I am a huge bubble tea fan, but I’ve never quite had the patience needed to queue up in the Hong Kong summer heat for a cup of iced milk tea – perhaps because I’ve never had to. Whenever I have a bubble tea craving, all I have to do is to visit Popotea, my dad’s Taiwanese drink shop in Shau Kei Wan.
I’ve had access, over the past 14 years, to countless free drinks without ever having to lift a finger. I had never imagined there would come a time when I would become my dad’s apprentice for a day, and learn how to make iced bubble tea myself.
Before I arrived for my day of work, almost all the ingredients had already been prepared by my father – the ice was crushed, the tapioca pearls were cooked, and the red tea brewed. This was going to be easy, I thought. Making bubble tea would be a piece of cake.
Oh, how wrong I was.
My dad told me that the first step to making the perfect cup of tea is to transfer a spoonful of pearls into an empty cup. Easy enough – the only tricky part to this was having to use the slotted spoon to strain away some of the syrup that the pearls were soaked in. As the day wore on, I realised that the syrup would get thicker, making it harder to strain. Luckily, my dad knew just what to do, and added a bit of water to thin out the syrup. Phew!
The next step was to add some ice to the cup. I couldn’t measure exactly how much ice I needed because it had already been crushed, but my dad told me to just add a little more than half a cup each time. “You need to make sure you add the right amount of ice; if you add too much, the drink will become bland, but if you don’t add enough, the drink will be warm.”
Adding the ice to a regular milk tea order was no problem, but my dad said it would be a lot harder to do if I had to prepare a drink that involved combining a powdered drink mix with hot water.
The next step was to fill the cup with the pre-made milk tea. If you’re not careful, the milk tea will run down the sides of the measuring jug and spill onto the floor. I have no idea how my dad can do this step so quickly and confidently without spilling any tea. I have seen him, during peak hours, work with four bubble teas in one hand!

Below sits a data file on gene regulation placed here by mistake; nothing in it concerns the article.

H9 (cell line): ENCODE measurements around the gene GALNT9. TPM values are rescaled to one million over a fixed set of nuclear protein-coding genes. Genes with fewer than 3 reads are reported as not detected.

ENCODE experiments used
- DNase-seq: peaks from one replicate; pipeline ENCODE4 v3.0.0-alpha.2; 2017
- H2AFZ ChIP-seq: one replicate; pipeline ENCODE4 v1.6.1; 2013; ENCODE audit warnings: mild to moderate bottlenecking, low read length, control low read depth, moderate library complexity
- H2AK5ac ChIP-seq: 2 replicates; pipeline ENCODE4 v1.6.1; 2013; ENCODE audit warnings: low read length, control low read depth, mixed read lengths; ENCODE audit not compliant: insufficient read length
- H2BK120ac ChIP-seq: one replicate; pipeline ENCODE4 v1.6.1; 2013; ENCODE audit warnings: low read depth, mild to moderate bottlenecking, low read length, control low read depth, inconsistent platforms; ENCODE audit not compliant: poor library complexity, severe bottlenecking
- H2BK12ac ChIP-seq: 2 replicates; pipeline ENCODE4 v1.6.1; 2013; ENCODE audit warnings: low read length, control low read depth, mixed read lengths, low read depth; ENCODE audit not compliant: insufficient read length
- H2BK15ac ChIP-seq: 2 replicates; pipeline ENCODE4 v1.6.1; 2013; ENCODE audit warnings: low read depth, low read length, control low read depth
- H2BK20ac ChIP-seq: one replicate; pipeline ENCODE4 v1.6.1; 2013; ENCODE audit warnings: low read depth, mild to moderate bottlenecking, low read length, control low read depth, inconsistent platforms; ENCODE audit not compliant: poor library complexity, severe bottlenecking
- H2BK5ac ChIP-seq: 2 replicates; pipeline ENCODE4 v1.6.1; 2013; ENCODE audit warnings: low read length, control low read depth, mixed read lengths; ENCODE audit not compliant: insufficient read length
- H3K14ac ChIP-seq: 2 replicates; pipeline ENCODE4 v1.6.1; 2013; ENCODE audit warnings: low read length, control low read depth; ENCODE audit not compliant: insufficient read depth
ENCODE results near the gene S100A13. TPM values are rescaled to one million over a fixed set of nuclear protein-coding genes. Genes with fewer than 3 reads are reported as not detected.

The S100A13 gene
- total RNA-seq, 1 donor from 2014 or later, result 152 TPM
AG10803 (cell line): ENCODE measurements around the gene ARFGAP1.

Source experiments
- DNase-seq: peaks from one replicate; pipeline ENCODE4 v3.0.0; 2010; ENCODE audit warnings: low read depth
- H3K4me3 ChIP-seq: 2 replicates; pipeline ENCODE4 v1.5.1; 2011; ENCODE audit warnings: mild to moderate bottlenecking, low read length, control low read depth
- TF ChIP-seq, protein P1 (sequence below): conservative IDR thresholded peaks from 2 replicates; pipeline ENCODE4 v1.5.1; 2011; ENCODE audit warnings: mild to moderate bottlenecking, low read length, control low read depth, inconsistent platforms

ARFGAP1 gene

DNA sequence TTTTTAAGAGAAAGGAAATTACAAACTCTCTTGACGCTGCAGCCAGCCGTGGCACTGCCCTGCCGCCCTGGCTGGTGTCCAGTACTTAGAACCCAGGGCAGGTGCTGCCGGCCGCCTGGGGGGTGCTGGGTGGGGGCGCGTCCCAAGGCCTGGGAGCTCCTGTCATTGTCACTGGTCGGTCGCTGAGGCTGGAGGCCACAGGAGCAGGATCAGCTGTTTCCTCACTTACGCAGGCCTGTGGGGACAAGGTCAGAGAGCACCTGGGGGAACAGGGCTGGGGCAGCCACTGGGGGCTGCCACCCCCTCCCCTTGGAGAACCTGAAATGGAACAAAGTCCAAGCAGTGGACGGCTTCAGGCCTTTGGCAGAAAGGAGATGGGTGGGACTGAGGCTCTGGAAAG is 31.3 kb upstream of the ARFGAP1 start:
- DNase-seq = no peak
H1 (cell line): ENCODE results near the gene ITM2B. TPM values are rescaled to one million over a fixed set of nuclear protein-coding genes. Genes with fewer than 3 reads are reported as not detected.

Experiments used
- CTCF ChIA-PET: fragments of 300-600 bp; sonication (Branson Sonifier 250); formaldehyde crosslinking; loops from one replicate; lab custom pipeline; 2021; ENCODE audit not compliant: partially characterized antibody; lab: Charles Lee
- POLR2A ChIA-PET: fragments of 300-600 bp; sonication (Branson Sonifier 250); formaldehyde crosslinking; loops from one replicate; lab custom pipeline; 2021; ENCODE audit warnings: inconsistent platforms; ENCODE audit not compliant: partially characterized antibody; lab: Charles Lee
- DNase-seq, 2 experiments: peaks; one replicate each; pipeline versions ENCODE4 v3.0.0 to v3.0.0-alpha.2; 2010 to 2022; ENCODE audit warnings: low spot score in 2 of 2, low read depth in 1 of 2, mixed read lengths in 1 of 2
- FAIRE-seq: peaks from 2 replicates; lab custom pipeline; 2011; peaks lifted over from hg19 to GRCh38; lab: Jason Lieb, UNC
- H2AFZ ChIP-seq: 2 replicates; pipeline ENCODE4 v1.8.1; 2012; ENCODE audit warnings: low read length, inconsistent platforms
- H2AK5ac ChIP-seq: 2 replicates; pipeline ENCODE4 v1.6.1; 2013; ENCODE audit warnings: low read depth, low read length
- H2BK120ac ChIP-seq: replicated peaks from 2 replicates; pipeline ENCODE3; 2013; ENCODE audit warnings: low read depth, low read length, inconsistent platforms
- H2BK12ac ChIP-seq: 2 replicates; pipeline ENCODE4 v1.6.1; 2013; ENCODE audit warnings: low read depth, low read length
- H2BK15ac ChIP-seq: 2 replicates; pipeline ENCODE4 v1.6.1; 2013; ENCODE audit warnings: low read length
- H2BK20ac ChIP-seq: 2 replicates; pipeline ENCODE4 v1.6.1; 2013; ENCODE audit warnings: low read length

For customers who don’t have much of a sweet tooth, my dad told me to make sure not fill the cup up to the top, so that extra red tea can be added to reduce the drink’s sweetness.
Before the last step – sealing the cup – I had to make sure the liquid would not flow over the brim, and that there wasn’t any ice in the way of the lid. Then I had to carefully place the cup into the sealer machine, otherwise the tea would spill and all my hard work would be for nothing. This was something I learned from my first attempt, when I pushed too hard and splashed tea all over the counter. There’s no use crying over spilled milk – or spilled milk tea – in this business!
After I sealed the cup with plastic, I turned it upside down. This is a final check to make sure the drink won’t leak. Then it was time for me to do something I knew I was good at – poking a straw through the plastic cover and enjoying the fruits of my labours.
Making a cup of bubble tea required way more precision and skill than I thought it would, and this had been just a taste of what my dad has to do on a daily basis with many more drinks. He also somehow manages to find the time to socialise with his customers while he is making sure the quality of the drinks he serves is always up to standard. It was only after my day as a bubble tea maker did I realise the amount of blood, sweat, and tears my dad puts into running his shop! The next time you buy a bubble tea drink, give your server a smile and show a little appreciation for the person who is quenching your bubbly thirst.